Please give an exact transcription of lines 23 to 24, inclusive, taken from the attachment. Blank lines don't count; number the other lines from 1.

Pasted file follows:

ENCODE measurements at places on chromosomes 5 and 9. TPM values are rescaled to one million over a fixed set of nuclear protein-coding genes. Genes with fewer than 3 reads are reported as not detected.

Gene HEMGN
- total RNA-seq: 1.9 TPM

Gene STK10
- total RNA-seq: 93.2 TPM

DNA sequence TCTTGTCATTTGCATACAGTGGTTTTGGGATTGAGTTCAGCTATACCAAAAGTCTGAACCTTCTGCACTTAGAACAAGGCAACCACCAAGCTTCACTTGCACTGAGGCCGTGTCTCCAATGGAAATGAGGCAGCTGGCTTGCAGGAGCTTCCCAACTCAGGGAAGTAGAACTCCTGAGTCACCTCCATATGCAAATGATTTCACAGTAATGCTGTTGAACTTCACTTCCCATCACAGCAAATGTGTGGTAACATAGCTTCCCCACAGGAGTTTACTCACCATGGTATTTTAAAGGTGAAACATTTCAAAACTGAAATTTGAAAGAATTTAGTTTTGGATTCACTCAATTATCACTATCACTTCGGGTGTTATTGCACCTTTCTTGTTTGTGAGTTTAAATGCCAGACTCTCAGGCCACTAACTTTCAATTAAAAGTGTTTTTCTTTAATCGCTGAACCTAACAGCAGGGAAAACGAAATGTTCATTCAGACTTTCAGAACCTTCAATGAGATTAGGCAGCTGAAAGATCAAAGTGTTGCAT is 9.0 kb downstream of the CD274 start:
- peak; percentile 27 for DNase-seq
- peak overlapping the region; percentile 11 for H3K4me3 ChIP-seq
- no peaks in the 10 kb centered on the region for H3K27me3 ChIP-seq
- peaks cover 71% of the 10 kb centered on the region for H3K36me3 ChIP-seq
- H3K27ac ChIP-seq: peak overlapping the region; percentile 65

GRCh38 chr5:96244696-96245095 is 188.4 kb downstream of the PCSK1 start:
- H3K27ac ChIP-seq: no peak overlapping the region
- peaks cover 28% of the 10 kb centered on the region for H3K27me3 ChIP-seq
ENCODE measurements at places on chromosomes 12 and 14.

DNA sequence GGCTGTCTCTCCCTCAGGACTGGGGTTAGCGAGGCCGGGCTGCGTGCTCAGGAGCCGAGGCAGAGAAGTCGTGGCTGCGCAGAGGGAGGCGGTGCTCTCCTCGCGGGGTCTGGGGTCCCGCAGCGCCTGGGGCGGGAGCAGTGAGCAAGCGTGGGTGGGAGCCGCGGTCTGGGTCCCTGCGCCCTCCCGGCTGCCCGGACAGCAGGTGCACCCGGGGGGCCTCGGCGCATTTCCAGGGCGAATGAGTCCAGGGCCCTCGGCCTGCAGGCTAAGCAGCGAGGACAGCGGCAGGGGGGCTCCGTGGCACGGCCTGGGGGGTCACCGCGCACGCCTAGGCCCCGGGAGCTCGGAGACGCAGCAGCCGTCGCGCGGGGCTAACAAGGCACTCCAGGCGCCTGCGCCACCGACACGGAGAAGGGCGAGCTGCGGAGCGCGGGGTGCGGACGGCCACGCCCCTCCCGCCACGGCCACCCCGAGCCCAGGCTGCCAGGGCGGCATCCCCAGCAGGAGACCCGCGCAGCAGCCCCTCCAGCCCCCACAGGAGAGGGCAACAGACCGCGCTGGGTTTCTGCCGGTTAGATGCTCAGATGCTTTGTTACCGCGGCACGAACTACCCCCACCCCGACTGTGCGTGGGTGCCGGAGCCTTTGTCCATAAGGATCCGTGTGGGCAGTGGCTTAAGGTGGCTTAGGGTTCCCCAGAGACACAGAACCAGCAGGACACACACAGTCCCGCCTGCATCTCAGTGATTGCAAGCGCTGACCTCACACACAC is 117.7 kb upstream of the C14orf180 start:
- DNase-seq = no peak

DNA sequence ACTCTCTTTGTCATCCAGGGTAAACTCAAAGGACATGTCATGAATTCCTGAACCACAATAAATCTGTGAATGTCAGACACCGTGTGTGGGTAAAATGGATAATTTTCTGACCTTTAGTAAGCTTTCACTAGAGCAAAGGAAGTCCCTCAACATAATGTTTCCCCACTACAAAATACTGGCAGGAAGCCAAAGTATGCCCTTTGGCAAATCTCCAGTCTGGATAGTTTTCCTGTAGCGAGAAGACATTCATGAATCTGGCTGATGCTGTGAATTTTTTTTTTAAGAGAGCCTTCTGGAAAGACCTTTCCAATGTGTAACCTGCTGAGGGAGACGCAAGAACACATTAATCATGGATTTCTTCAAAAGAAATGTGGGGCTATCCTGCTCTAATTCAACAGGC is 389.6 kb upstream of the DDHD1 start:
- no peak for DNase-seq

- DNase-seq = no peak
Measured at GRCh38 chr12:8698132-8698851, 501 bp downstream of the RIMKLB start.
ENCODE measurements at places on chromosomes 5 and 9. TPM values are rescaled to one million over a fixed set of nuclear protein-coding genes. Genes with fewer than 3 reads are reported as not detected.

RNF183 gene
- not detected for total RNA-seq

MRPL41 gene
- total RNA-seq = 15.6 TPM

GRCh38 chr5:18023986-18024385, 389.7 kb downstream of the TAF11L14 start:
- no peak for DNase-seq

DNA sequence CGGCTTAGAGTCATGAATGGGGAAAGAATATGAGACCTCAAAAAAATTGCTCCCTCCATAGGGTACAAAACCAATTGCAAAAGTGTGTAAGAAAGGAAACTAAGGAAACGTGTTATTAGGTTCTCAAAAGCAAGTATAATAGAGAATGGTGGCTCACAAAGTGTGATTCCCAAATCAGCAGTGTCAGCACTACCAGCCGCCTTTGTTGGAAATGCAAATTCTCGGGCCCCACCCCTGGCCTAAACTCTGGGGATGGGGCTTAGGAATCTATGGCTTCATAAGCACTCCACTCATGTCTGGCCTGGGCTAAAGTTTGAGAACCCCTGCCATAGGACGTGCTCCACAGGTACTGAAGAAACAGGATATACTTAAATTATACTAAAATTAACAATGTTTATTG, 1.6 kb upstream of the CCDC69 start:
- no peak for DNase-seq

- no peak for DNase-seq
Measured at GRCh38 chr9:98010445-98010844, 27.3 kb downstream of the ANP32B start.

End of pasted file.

RNF183 gene
- not detected for total RNA-seq